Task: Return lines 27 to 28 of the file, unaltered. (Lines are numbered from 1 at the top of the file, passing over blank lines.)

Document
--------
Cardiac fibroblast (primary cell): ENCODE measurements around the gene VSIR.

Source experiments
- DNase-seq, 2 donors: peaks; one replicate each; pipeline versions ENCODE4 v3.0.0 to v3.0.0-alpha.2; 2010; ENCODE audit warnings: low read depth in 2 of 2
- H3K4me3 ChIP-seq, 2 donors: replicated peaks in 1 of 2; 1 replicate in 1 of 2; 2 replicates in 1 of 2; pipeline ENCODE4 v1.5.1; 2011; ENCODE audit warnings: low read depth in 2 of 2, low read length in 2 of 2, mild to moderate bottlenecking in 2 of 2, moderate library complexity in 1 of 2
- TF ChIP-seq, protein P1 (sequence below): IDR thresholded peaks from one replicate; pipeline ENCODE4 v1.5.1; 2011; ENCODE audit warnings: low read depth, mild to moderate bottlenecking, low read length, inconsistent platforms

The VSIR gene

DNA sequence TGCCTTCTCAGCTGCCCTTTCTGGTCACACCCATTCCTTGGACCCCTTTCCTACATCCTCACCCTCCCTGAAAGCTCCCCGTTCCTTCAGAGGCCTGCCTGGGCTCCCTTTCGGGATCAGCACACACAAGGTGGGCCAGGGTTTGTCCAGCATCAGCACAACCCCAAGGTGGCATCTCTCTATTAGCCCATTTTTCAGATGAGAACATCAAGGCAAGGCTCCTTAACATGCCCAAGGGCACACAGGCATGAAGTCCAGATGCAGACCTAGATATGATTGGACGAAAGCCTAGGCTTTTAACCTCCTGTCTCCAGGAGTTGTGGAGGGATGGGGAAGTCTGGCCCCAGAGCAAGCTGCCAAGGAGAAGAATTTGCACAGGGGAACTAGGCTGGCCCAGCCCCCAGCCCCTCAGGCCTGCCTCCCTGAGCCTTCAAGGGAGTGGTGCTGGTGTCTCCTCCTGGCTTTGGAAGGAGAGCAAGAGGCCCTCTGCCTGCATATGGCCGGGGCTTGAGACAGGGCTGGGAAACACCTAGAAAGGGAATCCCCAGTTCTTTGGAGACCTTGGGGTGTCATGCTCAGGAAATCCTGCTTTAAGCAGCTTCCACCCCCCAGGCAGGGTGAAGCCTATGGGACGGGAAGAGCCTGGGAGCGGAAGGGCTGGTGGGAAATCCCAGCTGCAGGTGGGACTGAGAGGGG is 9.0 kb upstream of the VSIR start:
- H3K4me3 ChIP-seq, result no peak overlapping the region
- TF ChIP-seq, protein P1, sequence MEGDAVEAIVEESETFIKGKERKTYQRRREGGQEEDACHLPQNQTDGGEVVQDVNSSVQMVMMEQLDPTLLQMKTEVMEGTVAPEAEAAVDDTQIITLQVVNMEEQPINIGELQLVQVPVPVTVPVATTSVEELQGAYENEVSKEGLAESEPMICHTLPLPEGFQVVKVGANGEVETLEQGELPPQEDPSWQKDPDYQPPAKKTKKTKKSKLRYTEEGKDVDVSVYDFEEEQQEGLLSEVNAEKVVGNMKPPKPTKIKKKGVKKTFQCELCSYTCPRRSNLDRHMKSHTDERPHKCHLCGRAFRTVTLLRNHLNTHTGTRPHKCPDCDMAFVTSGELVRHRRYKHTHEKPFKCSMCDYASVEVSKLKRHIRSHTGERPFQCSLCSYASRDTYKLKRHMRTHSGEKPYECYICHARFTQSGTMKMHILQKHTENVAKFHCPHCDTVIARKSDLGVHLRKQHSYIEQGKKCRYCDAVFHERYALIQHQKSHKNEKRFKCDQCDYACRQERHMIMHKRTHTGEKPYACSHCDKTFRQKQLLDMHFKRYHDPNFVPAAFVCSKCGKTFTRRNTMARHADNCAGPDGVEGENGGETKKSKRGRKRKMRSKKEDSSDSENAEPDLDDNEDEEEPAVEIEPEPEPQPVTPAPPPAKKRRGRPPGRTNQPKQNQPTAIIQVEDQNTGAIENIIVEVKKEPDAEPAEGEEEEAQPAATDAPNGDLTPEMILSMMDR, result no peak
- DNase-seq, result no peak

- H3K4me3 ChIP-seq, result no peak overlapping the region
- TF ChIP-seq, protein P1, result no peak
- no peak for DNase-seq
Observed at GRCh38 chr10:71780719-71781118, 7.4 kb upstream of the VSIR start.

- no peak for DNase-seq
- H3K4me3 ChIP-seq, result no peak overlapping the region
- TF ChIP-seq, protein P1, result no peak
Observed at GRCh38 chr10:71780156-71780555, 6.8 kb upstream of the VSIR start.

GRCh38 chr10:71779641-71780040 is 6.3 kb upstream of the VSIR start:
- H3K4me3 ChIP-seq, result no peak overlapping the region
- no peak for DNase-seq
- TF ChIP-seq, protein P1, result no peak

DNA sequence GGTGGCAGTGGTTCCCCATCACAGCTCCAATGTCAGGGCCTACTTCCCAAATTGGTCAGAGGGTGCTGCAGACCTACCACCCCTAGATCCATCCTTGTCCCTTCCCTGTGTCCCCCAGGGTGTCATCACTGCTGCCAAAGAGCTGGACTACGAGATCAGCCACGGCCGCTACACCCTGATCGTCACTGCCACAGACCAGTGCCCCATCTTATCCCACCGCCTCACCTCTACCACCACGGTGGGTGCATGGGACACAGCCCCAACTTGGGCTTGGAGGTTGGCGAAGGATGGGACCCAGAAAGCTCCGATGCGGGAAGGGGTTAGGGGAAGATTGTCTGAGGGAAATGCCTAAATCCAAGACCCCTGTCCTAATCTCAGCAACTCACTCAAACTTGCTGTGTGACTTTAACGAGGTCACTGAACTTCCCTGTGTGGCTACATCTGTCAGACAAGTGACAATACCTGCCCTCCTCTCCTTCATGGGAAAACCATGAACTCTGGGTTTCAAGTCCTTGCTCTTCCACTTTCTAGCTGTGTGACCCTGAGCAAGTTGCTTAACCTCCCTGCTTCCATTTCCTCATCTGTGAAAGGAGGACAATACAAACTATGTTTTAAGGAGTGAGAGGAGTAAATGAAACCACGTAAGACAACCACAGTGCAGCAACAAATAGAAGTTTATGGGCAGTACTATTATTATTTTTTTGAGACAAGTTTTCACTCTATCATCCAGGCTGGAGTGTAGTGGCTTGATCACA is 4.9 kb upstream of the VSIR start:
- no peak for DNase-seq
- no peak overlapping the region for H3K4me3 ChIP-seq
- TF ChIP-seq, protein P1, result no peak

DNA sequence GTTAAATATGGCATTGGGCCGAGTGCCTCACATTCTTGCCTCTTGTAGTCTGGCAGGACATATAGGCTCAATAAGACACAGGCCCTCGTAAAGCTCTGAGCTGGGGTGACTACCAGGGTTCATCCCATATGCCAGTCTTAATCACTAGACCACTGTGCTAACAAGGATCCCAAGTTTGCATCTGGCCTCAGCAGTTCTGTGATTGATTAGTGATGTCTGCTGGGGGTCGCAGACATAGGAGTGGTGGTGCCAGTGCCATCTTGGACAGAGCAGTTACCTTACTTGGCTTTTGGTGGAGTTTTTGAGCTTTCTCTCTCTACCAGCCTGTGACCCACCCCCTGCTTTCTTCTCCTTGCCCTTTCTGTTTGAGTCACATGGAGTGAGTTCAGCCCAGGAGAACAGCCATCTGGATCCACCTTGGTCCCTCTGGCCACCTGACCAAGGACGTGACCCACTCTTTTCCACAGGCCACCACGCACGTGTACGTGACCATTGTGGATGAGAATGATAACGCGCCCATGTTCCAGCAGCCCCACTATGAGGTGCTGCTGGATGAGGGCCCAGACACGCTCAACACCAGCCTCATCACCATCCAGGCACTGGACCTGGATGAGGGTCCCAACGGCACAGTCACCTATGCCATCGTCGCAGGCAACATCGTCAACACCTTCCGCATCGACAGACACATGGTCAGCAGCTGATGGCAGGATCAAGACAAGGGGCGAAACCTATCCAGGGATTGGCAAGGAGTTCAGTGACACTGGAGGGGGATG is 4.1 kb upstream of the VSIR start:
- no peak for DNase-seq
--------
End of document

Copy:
DNA sequence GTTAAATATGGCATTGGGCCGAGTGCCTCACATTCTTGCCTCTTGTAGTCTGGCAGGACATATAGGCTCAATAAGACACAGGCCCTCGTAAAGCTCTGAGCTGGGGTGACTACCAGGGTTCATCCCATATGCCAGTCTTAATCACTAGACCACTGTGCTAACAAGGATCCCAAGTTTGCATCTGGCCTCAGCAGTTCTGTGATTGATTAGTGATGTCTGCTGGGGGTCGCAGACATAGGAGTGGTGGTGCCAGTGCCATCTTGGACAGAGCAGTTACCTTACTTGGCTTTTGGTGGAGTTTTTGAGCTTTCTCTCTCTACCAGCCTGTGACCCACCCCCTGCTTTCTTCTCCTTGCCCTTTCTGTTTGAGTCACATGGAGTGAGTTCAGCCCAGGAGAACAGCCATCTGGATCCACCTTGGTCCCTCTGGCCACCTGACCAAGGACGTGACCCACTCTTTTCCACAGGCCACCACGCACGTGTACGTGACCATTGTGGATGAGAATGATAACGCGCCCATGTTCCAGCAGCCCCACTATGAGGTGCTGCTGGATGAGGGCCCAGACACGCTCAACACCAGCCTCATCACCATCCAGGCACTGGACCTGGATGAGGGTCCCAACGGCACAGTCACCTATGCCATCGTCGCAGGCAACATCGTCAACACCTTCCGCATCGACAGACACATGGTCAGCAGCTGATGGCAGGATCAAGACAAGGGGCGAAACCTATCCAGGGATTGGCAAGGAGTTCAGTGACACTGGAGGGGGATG is 4.1 kb upstream of the VSIR start:
- no peak for DNase-seq